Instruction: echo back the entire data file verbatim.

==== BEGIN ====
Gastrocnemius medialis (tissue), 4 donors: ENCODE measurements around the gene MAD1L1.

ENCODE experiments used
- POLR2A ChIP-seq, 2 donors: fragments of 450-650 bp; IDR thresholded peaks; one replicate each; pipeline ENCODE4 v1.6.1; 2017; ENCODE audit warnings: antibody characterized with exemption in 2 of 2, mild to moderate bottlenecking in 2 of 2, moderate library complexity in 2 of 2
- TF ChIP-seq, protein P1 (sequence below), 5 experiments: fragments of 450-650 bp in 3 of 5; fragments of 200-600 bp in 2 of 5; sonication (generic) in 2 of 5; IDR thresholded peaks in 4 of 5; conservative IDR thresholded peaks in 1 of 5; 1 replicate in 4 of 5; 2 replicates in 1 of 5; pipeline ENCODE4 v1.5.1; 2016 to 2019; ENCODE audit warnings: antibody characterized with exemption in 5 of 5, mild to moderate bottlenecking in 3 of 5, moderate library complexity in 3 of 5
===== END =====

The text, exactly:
Gastrocnemius medialis (tissue), 4 donors: ENCODE measurements around the gene MAD1L1.

ENCODE experiments used
- POLR2A ChIP-seq, 2 donors: fragments of 450-650 bp; IDR thresholded peaks; one replicate each; pipeline ENCODE4 v1.6.1; 2017; ENCODE audit warnings: antibody characterized with exemption in 2 of 2, mild to moderate bottlenecking in 2 of 2, moderate library complexity in 2 of 2
- TF ChIP-seq, protein P1 (sequence below), 5 experiments: fragments of 450-650 bp in 3 of 5; fragments of 200-600 bp in 2 of 5; sonication (generic) in 2 of 5; IDR thresholded peaks in 4 of 5; conservative IDR thresholded peaks in 1 of 5; 1 replicate in 4 of 5; 2 replicates in 1 of 5; pipeline ENCODE4 v1.5.1; 2016 to 2019; ENCODE audit warnings: antibody characterized with exemption in 5 of 5, mild to moderate bottlenecking in 3 of 5, moderate library complexity in 3 of 5